I have Atlanta’s trends on Twitter. Here’s what the trends were last night.
Every single one listed was about Game of Thrones. This morning, until shortly after the announcement of a royal birth in the United Kingdom, the trends were mostly the same. The US trend is nearly identical.
People were talking about Game of Thrones and not just the misplaced Starbucks cup.
This happens because the show is live and once a week. People tune in for “must see TV.” Netflix is not equivalent nor are the other streaming shows. Sure there is buzz about shows on Netflix and Amazon Prime, but the buzz is about shows, not individual episodes that play out over time.
When Netflix drops Stranger Things or Amazon Prime Hulu drops their handmaids crap or Amazon Prime drops their Marvolous not very funny comedienne, people talk about the shows, but they cannot really talk about the individual episodes because people watch at their own pace. Some binge watch and some don’t. The conversations become uneven so the conversations must become more general.
With Game of Thrones on HBO, Billions on Showtime, and other shows that come out once a week, people can go on social media and talk together during the same episodes they are all watching together. They can talk about it overnight after the episodes are airred. They can go into the office the next morning and talk about the show and the spoilers reasonably confident that anyone who can see it has seen it.
It is the equivalent of sports conversations. You can go into the office and talk about the Super Bowl on Monday without spoiling the outcome because people have shared the experience together.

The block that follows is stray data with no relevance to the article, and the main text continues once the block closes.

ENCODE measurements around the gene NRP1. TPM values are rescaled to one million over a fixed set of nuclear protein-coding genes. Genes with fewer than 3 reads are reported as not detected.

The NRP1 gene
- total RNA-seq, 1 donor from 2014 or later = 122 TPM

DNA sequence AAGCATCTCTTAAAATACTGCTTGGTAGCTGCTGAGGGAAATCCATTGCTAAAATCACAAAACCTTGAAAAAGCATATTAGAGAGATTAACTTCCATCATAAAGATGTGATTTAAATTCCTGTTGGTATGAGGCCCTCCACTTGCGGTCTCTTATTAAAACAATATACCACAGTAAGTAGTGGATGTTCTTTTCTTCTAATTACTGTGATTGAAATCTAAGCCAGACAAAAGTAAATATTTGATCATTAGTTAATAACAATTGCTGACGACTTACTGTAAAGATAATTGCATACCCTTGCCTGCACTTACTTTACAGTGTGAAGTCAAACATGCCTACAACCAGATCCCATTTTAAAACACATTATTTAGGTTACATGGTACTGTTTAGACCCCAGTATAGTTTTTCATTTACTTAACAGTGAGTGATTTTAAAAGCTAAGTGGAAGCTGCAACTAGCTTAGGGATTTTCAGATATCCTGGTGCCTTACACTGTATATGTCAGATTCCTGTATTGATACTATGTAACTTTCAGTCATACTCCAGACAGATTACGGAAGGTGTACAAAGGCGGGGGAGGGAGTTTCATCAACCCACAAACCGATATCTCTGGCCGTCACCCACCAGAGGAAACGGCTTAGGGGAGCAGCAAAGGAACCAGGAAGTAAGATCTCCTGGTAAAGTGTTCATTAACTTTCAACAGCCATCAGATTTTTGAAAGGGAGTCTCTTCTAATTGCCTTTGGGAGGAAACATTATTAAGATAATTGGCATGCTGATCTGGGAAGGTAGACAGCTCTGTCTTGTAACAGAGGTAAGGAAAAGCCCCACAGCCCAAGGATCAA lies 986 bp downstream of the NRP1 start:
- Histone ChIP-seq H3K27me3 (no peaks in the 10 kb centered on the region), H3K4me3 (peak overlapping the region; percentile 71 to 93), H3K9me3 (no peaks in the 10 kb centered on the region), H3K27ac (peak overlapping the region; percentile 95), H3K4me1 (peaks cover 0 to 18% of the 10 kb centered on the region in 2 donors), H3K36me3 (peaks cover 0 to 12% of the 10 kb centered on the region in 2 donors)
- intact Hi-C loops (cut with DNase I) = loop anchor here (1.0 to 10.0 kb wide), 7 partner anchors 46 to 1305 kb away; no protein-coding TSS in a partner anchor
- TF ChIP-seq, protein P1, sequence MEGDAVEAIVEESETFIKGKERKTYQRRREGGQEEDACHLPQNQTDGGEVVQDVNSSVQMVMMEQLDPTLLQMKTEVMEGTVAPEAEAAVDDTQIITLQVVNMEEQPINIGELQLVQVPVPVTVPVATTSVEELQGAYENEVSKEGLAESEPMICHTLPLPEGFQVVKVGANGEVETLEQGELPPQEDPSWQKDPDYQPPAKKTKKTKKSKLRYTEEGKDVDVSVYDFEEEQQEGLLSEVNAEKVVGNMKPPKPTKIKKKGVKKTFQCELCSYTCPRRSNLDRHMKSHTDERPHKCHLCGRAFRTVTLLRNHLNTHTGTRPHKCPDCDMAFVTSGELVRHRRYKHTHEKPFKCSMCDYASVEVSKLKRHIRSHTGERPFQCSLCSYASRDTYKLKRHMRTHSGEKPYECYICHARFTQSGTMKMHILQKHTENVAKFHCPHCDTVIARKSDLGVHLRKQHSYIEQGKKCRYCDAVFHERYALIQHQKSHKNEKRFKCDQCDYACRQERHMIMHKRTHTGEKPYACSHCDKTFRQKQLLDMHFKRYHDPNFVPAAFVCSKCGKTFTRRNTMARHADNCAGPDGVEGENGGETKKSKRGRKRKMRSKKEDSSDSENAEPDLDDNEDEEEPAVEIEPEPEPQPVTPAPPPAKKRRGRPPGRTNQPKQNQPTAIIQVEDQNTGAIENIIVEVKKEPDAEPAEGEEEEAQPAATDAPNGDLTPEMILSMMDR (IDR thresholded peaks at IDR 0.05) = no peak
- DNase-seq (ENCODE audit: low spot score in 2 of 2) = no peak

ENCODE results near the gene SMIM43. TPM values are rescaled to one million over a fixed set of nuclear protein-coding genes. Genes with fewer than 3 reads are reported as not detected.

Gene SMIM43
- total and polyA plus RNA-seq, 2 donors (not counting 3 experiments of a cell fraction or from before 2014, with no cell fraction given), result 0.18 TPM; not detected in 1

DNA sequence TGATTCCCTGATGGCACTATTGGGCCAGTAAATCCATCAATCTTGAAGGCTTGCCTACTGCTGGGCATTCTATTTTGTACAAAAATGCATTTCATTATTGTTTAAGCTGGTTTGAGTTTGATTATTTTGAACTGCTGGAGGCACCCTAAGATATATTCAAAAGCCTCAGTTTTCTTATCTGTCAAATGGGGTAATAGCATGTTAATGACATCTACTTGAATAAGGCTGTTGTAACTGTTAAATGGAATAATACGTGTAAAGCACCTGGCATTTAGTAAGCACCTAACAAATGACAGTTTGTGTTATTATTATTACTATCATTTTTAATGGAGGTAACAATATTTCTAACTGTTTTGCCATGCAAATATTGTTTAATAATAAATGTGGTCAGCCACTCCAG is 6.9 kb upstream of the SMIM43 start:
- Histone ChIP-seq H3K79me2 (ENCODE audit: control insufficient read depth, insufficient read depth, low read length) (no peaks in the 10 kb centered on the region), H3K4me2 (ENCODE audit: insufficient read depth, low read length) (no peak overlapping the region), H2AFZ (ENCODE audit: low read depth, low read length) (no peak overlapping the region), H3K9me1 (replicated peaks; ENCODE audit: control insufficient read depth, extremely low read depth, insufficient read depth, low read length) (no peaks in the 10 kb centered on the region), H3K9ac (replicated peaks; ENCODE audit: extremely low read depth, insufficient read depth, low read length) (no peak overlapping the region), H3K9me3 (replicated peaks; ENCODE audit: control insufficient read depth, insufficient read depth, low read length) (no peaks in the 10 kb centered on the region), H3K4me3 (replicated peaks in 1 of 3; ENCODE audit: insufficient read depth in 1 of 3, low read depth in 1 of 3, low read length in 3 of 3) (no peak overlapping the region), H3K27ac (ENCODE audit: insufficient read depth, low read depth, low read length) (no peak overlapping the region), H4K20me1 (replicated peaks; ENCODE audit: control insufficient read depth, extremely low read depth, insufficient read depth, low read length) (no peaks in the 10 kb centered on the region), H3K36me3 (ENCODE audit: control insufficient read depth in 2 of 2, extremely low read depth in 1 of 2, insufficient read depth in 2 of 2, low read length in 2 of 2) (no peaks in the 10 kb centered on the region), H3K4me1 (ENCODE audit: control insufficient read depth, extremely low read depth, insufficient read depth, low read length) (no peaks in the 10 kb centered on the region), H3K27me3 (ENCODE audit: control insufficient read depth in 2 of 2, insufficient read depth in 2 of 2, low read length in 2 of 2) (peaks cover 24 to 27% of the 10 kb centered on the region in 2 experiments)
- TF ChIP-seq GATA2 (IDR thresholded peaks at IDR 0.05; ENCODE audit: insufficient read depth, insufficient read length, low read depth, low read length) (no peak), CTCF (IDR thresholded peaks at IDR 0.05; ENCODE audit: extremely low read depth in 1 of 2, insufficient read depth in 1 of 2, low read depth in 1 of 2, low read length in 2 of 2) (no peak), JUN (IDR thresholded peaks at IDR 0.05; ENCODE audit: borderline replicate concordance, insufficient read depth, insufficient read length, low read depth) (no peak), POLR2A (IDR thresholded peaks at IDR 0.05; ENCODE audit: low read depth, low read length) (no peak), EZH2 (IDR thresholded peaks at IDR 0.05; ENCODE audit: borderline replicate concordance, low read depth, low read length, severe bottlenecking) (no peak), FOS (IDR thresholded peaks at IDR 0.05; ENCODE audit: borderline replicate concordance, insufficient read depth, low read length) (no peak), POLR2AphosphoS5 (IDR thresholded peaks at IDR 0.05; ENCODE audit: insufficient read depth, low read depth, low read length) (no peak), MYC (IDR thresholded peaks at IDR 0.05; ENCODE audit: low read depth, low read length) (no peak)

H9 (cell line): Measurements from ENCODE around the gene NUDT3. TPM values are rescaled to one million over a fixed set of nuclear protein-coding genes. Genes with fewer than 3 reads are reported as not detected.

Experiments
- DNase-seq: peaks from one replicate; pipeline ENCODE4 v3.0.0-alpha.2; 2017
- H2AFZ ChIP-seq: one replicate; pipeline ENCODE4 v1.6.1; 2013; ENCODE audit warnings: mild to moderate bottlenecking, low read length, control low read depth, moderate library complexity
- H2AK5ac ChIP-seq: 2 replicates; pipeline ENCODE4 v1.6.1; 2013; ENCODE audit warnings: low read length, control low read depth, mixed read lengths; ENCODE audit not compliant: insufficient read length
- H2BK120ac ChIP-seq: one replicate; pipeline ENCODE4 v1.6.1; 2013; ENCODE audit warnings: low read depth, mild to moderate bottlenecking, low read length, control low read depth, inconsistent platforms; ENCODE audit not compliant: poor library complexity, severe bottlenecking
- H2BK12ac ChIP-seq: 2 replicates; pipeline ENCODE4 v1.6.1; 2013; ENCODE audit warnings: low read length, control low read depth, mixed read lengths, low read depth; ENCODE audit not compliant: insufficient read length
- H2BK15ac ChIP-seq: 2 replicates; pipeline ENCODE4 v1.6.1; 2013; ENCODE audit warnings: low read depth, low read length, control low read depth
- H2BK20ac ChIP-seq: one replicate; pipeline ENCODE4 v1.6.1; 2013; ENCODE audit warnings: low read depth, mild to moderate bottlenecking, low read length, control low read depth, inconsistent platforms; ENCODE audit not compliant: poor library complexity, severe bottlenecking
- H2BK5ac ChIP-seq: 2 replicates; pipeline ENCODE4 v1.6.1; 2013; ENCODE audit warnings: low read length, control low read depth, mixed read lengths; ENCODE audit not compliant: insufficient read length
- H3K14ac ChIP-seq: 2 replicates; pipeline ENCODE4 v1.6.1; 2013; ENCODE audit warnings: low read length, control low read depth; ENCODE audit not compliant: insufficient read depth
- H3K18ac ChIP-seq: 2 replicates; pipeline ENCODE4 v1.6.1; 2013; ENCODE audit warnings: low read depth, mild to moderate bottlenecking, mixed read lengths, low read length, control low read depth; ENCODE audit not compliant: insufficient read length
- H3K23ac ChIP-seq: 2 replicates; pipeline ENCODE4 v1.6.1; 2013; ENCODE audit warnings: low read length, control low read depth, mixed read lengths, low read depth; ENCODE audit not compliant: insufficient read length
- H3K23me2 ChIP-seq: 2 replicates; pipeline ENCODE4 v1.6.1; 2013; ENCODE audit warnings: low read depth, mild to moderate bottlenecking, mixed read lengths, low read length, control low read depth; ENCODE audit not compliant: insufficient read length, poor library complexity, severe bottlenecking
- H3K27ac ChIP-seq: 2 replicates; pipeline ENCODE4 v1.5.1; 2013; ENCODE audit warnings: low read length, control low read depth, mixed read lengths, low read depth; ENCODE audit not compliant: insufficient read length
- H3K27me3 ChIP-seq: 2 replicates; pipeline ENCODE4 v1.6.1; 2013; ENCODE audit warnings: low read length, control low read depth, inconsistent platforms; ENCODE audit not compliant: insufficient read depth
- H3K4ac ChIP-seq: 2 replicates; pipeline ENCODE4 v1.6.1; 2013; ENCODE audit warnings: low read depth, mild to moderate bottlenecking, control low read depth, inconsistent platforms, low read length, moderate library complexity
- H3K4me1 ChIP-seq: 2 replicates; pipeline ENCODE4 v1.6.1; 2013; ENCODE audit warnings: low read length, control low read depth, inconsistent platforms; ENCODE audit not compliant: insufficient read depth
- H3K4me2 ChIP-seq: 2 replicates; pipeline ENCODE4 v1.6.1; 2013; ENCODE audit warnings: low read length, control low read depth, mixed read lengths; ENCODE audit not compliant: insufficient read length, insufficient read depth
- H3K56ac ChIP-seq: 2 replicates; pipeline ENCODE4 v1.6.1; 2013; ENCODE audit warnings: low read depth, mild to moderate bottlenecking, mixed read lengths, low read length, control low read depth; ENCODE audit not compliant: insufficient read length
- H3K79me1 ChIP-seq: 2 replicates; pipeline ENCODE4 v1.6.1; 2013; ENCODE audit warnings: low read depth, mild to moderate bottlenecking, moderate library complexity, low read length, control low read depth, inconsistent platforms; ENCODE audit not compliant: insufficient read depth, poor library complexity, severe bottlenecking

Streaming services may have a ton of content and you may be able to binge watch it or slow watch it at your own pace, but you cannot share in a common experience that traditional entertainment has long given us. To give extra points to HBO, Showtime, etc. when those weekly shows do capture the imagination of pop culture, one can go on their streaming services, binge watch all the past episodes to catch up to now, and then join the conversation without missing a beat.
Long term, I think that continues to give an advantage to more traditional outlets like HBO and Showtime and it is something Netflix, Hulu, and Amazon Prime need to consider. If they really want to be as culturally relevant as the red wedding, they need to stop dropping full series at one time.
After all, everyone knows the costumes from the handmaid’s crap, but do you know what happened in a particular episode? Everyone knows Stranger Things captures the nostalgia of the eighties, but what about a particular must see episode?
With, for example, Game of Thrones, the conversation can turn and does turn to individual episodes because we’re all in this together in way we are not with streaming platforms.